An invisible crisis prevails in Syria and Iraq

An invisible crisis is happening in the countries affected by the Syrian and Iraqi crises. Médecins du Monde (MdM) releases a booklet to mark World Mental Health Day (October 10th) in order to shed light on the important mental health and psychosocial needs of people who have been plagued by the protracted Syrian and Iraqi crises. This publication calls upon international and regional decision-makers to consider a response to mental health needs as a priority.

Armed conflict and natural disasters pose significant challenges to the long-term mental health and psychosocial wellbeing of affected populations. The Middle East has long been plagued by war and conflict, resulting in mass loss of life, displacement, and cross-generational changes to traditional familial and societal structures. The results can be devastating to the emotional wellbeing of affected populations throughout the region with notable increases in the prevalence of common mental disorders such as anxiety and depression. According to the 2018 Humanitarian Response Plan for Syria, one in five Syrians are at risk of developing moderate mental health issues, and one in 30 is at risk of developing severe or acute mental health problems. There is a pressing need for high-quality mental health and psychosocial support services provision.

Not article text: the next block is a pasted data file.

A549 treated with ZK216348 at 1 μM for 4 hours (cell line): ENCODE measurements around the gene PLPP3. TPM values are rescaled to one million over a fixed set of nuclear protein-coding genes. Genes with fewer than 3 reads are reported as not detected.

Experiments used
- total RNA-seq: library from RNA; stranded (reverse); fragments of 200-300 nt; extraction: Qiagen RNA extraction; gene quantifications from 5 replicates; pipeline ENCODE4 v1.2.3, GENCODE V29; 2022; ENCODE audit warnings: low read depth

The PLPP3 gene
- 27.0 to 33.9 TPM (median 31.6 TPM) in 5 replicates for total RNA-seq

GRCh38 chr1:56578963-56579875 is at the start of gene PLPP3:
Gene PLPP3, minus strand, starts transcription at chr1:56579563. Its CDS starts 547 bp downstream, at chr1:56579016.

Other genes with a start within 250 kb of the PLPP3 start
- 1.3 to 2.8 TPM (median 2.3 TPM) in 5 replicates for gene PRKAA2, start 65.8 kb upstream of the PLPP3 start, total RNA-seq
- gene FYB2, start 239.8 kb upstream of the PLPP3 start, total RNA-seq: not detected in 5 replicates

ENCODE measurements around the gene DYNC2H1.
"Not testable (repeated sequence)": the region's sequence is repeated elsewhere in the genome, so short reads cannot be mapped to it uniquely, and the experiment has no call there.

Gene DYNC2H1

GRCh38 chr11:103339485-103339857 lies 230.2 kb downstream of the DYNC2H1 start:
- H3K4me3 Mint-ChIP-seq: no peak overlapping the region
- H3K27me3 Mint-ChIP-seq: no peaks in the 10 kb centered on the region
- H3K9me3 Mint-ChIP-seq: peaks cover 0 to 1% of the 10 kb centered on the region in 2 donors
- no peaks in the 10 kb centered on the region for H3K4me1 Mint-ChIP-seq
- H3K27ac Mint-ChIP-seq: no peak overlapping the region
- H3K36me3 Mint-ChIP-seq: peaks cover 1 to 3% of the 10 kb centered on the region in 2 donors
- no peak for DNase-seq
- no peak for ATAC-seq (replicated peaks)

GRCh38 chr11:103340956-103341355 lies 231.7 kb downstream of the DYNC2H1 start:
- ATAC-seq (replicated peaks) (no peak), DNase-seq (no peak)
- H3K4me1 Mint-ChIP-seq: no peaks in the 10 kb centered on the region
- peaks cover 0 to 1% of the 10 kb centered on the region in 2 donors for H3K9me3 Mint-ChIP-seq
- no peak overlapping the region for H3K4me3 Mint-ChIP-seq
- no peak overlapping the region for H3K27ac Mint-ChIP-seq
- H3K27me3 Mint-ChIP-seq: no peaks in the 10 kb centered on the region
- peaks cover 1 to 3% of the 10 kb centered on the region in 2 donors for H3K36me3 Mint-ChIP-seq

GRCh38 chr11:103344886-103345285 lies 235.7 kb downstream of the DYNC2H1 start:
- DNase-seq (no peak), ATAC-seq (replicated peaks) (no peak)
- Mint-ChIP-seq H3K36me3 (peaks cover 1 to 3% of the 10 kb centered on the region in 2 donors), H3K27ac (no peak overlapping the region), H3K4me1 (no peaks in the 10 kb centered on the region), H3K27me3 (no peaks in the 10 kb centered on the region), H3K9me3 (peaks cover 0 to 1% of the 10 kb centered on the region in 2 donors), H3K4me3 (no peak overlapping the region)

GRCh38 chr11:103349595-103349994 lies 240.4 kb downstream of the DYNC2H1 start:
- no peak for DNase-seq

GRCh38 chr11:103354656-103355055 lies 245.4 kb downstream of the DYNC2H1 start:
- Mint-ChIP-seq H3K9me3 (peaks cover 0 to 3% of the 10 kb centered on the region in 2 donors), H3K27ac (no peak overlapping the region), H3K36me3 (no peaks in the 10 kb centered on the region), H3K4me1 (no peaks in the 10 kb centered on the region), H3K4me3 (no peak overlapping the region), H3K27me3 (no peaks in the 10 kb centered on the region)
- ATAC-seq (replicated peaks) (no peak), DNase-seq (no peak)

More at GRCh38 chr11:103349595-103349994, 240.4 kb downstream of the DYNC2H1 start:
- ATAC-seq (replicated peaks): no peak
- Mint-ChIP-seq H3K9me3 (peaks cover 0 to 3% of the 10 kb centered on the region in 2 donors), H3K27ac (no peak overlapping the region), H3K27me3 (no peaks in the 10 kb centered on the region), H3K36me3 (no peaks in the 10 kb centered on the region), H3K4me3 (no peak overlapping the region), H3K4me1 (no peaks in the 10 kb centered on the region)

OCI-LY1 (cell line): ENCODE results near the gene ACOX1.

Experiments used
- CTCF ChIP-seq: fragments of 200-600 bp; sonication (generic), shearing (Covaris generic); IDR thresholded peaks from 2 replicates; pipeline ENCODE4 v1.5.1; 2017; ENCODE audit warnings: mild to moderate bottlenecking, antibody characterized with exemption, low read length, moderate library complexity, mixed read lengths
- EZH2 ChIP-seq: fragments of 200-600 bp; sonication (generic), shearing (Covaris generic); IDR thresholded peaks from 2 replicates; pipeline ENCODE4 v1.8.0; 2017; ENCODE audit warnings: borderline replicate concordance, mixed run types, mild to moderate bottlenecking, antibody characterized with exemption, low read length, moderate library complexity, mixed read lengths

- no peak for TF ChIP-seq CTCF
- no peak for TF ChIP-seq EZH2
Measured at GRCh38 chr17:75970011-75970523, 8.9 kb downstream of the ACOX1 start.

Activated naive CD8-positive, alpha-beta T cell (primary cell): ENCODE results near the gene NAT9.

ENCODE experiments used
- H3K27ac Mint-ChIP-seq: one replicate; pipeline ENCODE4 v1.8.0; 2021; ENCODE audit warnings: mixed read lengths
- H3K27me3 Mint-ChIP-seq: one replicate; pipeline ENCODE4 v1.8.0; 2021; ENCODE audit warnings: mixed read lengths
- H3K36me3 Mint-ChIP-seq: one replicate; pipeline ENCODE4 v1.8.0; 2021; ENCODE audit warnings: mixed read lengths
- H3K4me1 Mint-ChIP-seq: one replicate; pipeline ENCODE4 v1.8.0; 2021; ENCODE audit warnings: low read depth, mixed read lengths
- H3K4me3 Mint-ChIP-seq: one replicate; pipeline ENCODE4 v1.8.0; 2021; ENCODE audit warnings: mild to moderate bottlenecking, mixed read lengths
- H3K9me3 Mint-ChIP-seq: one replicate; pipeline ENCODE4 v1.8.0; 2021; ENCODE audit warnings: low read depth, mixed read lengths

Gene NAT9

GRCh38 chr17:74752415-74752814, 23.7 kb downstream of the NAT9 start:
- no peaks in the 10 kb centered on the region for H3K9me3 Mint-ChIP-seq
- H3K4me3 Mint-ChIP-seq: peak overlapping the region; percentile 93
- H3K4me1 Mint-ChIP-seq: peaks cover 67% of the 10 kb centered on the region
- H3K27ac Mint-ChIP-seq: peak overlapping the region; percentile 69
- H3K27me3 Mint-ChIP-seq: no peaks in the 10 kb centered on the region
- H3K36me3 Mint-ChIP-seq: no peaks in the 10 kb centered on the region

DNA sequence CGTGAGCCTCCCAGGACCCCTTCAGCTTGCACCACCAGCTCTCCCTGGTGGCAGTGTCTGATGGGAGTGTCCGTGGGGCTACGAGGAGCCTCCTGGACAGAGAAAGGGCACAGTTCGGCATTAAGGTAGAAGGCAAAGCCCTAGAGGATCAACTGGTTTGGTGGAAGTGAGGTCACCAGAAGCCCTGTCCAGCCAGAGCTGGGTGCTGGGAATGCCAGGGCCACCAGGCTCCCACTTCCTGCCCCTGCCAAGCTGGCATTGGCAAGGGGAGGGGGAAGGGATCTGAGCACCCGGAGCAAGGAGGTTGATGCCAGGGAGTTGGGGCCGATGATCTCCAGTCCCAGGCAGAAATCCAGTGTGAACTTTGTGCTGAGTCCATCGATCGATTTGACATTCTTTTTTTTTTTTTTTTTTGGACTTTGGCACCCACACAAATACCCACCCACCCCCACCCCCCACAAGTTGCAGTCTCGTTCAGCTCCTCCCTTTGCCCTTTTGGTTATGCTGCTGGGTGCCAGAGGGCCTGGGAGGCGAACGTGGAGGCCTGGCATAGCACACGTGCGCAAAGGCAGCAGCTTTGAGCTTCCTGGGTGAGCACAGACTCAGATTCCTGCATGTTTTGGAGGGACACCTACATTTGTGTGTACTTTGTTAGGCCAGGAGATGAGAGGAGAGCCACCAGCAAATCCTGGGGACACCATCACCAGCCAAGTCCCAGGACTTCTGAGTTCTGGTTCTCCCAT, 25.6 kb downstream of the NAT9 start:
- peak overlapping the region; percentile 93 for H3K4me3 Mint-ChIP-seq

Médecins du Monde is responding to this need by implementing programs enabling access to essential mental health care and psychosocial support.

The MdM publication: “An Invisible Crisis: Exploring Mental Health Needs in the Syrian and Iraqi Crises” highlights the numerous challenges to quality service provision, along with the organisation’s response to mental health needs, and recommendations for international and regional decision-makers.

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